|Publication number||US4060973 A|
|Application number||US 05/673,092|
|Publication date||Dec 6, 1977|
|Filing date||Apr 2, 1976|
|Priority date||Apr 2, 1976|
|Publication number||05673092, 673092, US 4060973 A, US 4060973A, US-A-4060973, US4060973 A, US4060973A|
|Original Assignee||Dom Martino|
|Export Citation||BiBTeX, EndNote, RefMan|
|Patent Citations (8), Referenced by (14), Classifications (7)|
|External Links: USPTO, USPTO Assignment, Espacenet|
This invention relates to alarm clocks, and more particularly to alarm clocks in which the alarm sound is changed automatically at periodic intervals.
The conventional alarm clock generates the same sound whenever the alarm is to be sounded. It has been found that many people, especially heavy sleepers, become so accustomed to the same sound being generated each morning that they become "immune" to it and do not wake up. It is a general object of my invention to prevent people from becoming accustomed to the sound generated by an alarm clock.
Briefly, in accordance with the principles of my invention, the sound of the alarm is changed at periodic intervals. In the preferred embodiment of the invention, there are eight possible alarm sounds, and they are switched at 24 hour intervals. Although as few as two different sounds, changed at perhaps only two-day or three-day intervals, do reduce the possibility of a person becoming so accustomed to the alarm that he ignores it, with eight different-sounding alarms, changed at daily intervals, there is almost no possibility of a person becoming immune to all, or even any, of them. An added advantage of using eight different-sounding alarms is that the sound/day-of-week cycle repeats itself at 56 day intervals. Even those people who use an alarm clock on only one day of each week hear a different alarm sound on that particular day during 8 successive weeks.
It should be noted that some prior art alarm clocks provide at least two different-sounding alarms. The particular sound emitted by the clock is selectable by the user and, after having been initially selected, is heard to the exclusion of the others. The object of providing different-sounding alarms in the prior art is to enable the user to select the sound which is most pleasing to him. The object of the present invention is the converse; the object is to prevent the user from selecting the sound which is most "pleasing" to him, e.g., a sound which can be ignored.
Briefly, the illustrative embodiment of the invention is disclosed in the context of a digital alarm clock, in which digital signal control the display (for example, a display consisting of light emitting diode elements). The alarm itself consits of a combination of tones from several tone generators, the combination changing every 24 hours. It has been found most convenient to use the signal which controls the decade digit to also control the automatic changing of the alarm sound. Although the electronic implementation of the present invention is preferred, it is to be understood that mechanical arrangements are similarly within the embrace of the invention.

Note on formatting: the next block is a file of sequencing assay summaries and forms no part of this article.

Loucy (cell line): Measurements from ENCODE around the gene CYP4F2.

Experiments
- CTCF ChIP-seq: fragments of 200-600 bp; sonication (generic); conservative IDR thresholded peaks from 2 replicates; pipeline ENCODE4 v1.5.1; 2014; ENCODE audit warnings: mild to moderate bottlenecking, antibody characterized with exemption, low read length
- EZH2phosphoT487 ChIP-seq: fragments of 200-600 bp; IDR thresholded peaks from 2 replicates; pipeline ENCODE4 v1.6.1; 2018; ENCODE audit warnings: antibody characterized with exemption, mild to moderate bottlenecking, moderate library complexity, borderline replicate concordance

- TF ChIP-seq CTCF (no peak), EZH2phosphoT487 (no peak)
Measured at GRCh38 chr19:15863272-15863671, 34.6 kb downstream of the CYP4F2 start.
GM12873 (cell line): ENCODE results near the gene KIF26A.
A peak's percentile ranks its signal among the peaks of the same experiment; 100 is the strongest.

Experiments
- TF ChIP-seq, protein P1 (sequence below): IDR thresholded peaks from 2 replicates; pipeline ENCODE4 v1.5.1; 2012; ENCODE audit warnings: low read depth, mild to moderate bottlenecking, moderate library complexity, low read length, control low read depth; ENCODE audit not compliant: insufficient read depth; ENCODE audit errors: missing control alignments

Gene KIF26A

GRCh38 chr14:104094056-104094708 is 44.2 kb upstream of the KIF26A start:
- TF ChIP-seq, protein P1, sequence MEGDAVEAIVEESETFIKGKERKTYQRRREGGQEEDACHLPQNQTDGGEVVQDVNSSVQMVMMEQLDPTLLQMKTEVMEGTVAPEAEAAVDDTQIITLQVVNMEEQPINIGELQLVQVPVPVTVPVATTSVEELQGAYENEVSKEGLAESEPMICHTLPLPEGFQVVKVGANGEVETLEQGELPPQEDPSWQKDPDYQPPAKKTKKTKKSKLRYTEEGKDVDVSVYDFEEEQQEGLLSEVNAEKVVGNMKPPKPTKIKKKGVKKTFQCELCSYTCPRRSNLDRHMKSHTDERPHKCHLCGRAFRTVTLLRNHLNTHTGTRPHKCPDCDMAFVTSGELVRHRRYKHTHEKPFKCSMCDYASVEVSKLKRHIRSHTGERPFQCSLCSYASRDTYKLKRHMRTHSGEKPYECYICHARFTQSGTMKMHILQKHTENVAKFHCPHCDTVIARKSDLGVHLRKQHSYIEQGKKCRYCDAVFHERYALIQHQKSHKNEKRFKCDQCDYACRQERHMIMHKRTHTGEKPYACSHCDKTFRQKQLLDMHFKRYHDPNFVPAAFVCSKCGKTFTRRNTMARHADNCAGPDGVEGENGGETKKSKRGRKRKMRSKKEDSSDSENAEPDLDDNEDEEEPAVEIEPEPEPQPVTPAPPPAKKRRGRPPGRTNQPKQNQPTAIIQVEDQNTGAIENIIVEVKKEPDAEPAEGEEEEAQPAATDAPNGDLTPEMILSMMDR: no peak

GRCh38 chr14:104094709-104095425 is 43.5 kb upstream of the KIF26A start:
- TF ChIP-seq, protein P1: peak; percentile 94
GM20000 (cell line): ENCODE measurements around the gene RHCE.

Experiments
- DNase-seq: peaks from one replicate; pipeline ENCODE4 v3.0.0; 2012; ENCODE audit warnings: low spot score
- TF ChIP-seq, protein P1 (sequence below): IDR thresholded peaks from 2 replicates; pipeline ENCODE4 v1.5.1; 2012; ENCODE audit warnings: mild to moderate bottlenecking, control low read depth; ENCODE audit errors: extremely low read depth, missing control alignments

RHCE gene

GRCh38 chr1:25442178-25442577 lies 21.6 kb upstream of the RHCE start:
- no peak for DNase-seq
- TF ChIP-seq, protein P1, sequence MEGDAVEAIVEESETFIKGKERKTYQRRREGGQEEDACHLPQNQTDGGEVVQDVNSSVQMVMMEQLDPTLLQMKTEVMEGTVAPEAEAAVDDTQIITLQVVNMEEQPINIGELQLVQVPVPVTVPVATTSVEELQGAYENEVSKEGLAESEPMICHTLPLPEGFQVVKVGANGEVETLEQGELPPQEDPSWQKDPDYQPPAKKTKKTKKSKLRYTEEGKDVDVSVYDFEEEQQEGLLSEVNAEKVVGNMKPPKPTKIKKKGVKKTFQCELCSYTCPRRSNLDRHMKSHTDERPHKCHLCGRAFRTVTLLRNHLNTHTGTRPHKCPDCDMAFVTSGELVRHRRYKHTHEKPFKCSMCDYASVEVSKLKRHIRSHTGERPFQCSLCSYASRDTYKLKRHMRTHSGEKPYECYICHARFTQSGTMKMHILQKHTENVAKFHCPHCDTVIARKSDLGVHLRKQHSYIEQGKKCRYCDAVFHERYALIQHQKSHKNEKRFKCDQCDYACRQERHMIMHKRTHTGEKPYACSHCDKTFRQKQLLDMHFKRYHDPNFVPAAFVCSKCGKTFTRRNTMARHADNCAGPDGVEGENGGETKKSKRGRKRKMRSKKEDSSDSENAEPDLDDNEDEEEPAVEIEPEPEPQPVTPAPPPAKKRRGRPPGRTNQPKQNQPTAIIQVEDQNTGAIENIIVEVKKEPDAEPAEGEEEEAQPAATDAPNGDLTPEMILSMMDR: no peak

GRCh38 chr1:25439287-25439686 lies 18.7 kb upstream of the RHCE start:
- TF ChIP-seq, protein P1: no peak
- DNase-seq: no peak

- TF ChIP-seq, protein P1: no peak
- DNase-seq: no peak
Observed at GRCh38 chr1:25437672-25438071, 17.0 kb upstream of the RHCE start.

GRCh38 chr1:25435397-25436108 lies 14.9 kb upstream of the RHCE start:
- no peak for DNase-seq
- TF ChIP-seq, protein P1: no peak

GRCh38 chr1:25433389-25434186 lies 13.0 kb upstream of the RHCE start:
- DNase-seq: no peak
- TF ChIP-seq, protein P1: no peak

Further objects, features and advantages of my invention will become apparent upon consideration of the following detailed description in conjunction with the drawing which depicts an illustrative embodiment of the invention.
In the drawing, clock 10 is shown only symbolically. It includes a conventional digital display in the form of hours, minutes and seconds. As shown in the drawing, the time displayed by clock 10 is 10:32.59. The clock includes these controls, 12, 14 and 16, sbown only symbolically in the drawing. Control 12 allows the setting of the time on the display, control 14 allows the user to select the time when the alarm is to be sounded, and control 16 is the mechanism for arming the alarm so that it can be sounded at the selected time and for turning off the alarm after waking up.
Two conductors 18 and 20 are shown extending from clock 10. Conductor 20 is normally at ground potential, but goes high if the alarm is to be sounded. Provided control 16 is set so as to enable the alarm, the potential on conductor 20 goes high when the time of day displayed on the clock reaches the time of day set by the user for the alarm to be sounded. The potential on conductor 20 then remains high until control 16 is operated so as to shut off the alarm.
Conductor 18 is connected to the control input for the decade display of the clock. Whenever a 1 is displayed, the potential on conductor 18 is high; at all other times, the potential is low. As indicated by the waveform adjacent to conductor 18 in the drawing, the conductor is high in potential between 10:00.00 and 12:59.59. Although the conductor is high in potential for only three hours during each 12-hour period, this is of no concern; it is only positive transitions in the potential on conductor 18 which affect the changing of the alarm sound, and such a positive transition occurs every 12 hours.